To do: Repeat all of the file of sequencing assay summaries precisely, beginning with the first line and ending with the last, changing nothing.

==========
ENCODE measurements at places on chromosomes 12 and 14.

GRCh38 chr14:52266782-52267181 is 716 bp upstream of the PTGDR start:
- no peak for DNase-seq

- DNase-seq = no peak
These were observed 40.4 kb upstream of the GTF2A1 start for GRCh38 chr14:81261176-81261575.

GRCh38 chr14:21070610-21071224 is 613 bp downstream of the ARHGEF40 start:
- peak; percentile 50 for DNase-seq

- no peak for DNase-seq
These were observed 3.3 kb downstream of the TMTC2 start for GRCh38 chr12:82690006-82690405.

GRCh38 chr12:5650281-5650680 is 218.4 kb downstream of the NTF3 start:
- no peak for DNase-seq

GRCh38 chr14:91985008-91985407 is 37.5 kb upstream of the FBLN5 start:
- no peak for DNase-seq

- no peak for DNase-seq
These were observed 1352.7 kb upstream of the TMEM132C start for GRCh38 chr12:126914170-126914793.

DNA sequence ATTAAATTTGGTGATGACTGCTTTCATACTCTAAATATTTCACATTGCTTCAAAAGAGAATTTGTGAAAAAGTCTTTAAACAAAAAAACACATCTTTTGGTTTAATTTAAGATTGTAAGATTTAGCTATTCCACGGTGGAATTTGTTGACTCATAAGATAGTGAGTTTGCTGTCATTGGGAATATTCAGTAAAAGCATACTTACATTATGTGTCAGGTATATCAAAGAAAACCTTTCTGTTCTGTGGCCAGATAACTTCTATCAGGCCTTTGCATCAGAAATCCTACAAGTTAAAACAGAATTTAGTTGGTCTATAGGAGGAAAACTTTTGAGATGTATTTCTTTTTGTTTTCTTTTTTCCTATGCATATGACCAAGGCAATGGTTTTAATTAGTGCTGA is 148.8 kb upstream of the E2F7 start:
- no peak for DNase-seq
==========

ENCODE measurements at places on chromosomes 12 and 14.

GRCh38 chr14:52266782-52267181 is 716 bp upstream of the PTGDR start:
- no peak for DNase-seq

- DNase-seq = no peak
These were observed 40.4 kb upstream of the GTF2A1 start for GRCh38 chr14:81261176-81261575.

GRCh38 chr14:21070610-21071224 is 613 bp downstream of the ARHGEF40 start:
- peak; percentile 50 for DNase-seq

- no peak for DNase-seq
These were observed 3.3 kb downstream of the TMTC2 start for GRCh38 chr12:82690006-82690405.

GRCh38 chr12:5650281-5650680 is 218.4 kb downstream of the NTF3 start:
- no peak for DNase-seq

GRCh38 chr14:91985008-91985407 is 37.5 kb upstream of the FBLN5 start:
- no peak for DNase-seq

- no peak for DNase-seq
These were observed 1352.7 kb upstream of the TMEM132C start for GRCh38 chr12:126914170-126914793.

DNA sequence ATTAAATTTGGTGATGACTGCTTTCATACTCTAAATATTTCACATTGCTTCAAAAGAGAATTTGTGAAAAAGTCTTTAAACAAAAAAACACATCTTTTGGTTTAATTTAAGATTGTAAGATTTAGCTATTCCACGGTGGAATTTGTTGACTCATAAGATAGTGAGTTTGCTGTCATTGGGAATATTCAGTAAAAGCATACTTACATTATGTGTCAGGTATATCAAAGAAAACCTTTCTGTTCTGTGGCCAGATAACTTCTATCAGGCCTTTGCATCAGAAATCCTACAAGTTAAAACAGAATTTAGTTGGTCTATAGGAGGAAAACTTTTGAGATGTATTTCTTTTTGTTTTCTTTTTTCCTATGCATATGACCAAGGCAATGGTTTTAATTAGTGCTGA is 148.8 kb upstream of the E2F7 start:
- no peak for DNase-seq